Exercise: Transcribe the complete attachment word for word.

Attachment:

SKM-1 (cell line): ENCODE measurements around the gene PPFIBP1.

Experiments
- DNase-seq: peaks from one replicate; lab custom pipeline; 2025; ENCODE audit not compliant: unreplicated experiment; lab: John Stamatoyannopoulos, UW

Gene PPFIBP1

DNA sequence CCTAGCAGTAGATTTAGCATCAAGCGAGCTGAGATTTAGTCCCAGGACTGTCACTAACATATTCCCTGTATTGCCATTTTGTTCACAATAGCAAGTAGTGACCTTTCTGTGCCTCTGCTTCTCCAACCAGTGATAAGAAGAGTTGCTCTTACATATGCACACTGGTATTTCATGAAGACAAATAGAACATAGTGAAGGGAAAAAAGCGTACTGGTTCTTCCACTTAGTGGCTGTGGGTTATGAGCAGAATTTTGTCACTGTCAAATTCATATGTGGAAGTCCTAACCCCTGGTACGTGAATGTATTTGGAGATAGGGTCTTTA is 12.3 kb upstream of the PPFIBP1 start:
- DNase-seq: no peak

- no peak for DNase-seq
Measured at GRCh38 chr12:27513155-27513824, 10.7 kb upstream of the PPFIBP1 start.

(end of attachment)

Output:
SKM-1 (cell line): ENCODE measurements around the gene PPFIBP1.

Experiments
- DNase-seq: peaks from one replicate; lab custom pipeline; 2025; ENCODE audit not compliant: unreplicated experiment; lab: John Stamatoyannopoulos, UW

Gene PPFIBP1

DNA sequence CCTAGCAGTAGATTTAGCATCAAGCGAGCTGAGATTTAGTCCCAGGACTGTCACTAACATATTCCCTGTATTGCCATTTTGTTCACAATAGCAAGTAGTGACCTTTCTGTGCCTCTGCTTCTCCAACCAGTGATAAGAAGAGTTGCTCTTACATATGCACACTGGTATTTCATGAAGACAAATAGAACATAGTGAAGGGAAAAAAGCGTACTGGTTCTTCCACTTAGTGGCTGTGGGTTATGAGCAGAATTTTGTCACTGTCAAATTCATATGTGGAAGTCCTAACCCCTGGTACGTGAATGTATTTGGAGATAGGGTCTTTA is 12.3 kb upstream of the PPFIBP1 start:
- DNase-seq: no peak

- no peak for DNase-seq
Measured at GRCh38 chr12:27513155-27513824, 10.7 kb upstream of the PPFIBP1 start.